The new GOP-crafted compromise on oil and gas leasing in the eastern Gulf of Mexico will be introduced as stand-alone legislation in the Senate later this month, according to a spokeswoman for Senate Majority Leader Bill Frist (R-TN). It will not serve, as some expected, as a vehicle for other unrelated energy measures that could weigh down the bill in the legislative process.

The text of the bill will not be released this week, but rather later this month, said Frist spokeswoman Carolyn Weyforth. Frist has said he will find floor time for the Senate to take up the measure before Congress departs for its month-long August recess.

Sen. Pete Domenici (R-NM), chairman of the Senate Energy and Natural Resources Committee, who played a key role in negotiating the compromise, “would prefer it to be just an OCS [Outer Continental Shelf] bill,” said Angela Harper, a spokeswoman for Domenici.

The legislation will include the key components of a Republican compromise announced on Wednesday that would open up eight million acres in the eastern Gulf to oil and natural gas leasing, expand protections for Florida’s coastline and allow sharing of federal royalties from offshore production with four Gulf coastal states.

The agreement limits drilling as far as 234 miles from Florida’s western coastline and provides a 125-mile, no-drill buffer extending from the state’s Panhandle. The protections expire in 2020. It seeks to open 1.7 million acres in Lease Sale 181 in the eastern Gulf to leasing, as well as a 6.3 million-acre tract south of Lease 181. It’s estimated that the Lease 181 area, which is located 100 miles south of the Florida Panhandle, contains 1.25 billion barrels of oil and 5 Tcf of natural gas. The pact also would require the federal government to share royalties from offshore production with four Gulf states: Texas, Louisiana, Mississippi and Alabama.

The deal leaves intact the revenue-sharing language announced last week by Sen. Mary Landrieu of Louisiana, the only Democrat to publicly endorse the mostly Republican-drafted compromise. The plan calls for the four Gulf coastal states to receive 37.5% of the federal revenues generated by Lease Sale 181 and subsequent production in the first 10 years. And starting in 2017, the coastal energy-producing states would snare 37.5% of oil and gas revenues generated from any Gulf lease issued after the enactment of the bill.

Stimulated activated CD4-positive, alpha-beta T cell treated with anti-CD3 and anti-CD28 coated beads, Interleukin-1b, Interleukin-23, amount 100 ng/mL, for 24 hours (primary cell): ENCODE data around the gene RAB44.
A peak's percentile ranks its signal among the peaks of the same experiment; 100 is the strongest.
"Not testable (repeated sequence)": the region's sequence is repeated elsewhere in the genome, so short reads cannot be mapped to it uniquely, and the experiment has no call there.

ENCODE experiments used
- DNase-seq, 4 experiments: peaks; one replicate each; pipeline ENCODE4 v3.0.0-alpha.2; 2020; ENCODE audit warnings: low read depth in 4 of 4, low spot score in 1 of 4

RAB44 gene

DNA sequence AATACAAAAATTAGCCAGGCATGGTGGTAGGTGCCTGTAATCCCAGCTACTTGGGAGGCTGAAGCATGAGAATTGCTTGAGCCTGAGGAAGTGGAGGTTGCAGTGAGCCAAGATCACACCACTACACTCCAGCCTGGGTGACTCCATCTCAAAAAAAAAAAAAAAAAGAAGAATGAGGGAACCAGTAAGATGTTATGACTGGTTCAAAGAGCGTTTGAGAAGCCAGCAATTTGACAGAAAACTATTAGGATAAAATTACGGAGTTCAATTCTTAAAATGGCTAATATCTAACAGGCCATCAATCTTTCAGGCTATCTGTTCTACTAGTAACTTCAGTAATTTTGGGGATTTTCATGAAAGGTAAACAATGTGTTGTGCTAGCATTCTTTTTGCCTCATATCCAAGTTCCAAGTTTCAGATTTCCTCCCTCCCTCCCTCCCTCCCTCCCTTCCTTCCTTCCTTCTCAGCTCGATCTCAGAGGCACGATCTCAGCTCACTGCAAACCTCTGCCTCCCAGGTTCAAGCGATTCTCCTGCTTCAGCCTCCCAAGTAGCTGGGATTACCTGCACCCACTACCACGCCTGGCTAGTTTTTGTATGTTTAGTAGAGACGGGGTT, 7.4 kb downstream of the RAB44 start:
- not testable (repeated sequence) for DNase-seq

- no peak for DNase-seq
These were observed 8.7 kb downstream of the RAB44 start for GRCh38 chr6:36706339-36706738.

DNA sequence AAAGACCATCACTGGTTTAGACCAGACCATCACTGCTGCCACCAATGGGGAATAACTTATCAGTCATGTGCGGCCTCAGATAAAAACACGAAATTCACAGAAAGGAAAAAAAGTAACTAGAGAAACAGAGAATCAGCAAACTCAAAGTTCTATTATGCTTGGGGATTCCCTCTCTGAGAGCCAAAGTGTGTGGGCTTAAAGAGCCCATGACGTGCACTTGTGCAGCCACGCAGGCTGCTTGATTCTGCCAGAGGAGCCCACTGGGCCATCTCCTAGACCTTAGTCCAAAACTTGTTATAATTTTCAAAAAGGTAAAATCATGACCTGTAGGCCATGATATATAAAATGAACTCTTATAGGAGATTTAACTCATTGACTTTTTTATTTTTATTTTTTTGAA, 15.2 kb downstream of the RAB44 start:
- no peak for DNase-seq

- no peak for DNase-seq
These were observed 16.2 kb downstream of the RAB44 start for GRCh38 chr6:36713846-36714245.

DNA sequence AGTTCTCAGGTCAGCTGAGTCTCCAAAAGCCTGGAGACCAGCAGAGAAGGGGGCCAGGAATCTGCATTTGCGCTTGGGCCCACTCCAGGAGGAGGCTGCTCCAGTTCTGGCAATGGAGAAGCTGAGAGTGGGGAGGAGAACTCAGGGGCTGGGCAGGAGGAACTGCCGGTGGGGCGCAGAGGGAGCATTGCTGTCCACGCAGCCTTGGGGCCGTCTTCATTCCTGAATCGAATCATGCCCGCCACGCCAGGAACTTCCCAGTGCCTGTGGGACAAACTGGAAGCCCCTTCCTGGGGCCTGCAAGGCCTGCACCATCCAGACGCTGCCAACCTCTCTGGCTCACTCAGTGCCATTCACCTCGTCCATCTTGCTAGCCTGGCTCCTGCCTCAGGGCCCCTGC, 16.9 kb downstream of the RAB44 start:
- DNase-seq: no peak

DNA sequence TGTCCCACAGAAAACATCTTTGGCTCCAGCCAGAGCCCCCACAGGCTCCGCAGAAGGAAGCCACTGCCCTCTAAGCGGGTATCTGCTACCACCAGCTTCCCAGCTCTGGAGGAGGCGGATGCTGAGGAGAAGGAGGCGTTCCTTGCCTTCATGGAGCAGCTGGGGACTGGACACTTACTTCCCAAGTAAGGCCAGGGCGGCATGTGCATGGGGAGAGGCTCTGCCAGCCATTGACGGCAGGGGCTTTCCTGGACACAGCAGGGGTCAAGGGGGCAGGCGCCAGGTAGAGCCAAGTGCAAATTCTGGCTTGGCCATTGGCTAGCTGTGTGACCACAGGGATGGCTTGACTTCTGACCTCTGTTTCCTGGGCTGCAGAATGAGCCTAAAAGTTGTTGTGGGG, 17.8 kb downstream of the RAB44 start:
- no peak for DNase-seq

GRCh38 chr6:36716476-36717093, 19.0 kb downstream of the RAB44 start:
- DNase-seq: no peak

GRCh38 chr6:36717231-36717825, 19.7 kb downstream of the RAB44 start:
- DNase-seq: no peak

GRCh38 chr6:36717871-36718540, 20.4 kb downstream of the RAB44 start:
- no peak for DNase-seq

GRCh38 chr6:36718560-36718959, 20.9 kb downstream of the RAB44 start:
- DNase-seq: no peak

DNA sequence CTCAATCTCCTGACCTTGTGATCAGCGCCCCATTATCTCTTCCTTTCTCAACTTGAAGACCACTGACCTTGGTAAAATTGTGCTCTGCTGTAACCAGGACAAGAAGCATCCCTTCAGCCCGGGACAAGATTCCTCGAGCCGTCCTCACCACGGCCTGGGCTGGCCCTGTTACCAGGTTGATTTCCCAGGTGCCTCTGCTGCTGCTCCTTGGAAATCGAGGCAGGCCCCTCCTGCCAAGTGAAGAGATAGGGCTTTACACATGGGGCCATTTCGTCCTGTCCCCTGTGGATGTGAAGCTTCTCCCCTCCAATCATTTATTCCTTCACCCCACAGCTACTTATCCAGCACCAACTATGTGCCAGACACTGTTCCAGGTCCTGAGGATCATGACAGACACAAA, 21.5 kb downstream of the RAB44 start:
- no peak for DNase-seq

Florida Republican Sen. Mel Martinez, who has sharply opposed expanded drilling on the OCS, signaled his support for the compromise over previous plans. “After the relentless attempts and growing pressure in Congress to open drilling as close as 50 miles from our coast, this agreement gives Floridians the concrete assurances we need that our coasts are protected now and well into the future,” Martinez said. “This is a good deal for Florida and one we need to take.”

Florida Democratic Sen. Bill Nelson noted that the deal “comes close to achieving the protections for Florida” that he and Martinez had sought earlier this year, but he added “the devil’s always in the details.”

Domenici indicated that he believes there is enough support in the Senate to get the 60 votes needed to fend off any filibuster by Nelson or other senators.

The compromise “builds upon” the original Lease Sale 181 bill (S. 2253) that was approved by the Senate energy panel in March, according to Domenici. He and Sen. Jeff Bingaman of New Mexico, the ranking Democrat on the energy committee, sponsored the bill. It sought to open up about 2.9 million acres in Lease 181 to producers, but it did not include revenue-sharing language or an extended no-drilling buffer for Florida.

Bingaman spokesman Bill Wicker said his boss felt slighted by not being included in the negotiations, and may not be able to support the measure because of the revenue-sharing provisions. “It’s particularly frustrating when a bill my boss has sponsored has been used as the basis for negotiations” and he has not been invited to participate, he said. “Based on what we’ve read and heard so far, it can’t be something we’d support mainly because of the royalty [sharing] provisions,” Wicker told NGI.

A key challenge will be whether the narrower Senate Lease 181 bill can be successfully conferenced with the more comprehensive House OCS measure that was approved in late June. The House measure applies to the entire federal OCS, while the Senate measure is limited to leasing in the Lease Sale 181 area in the eastern Gulf. It would give states complete control over whether to allow oil and gas leasing within 100 miles of their coastlines, and would lift the ban on offshore drilling beyond the 100-mile mark. The House bill also would give coastal states a bigger chunk of the offshore production royalties (50% to 75%) than what is proposed in the Senate compromise.

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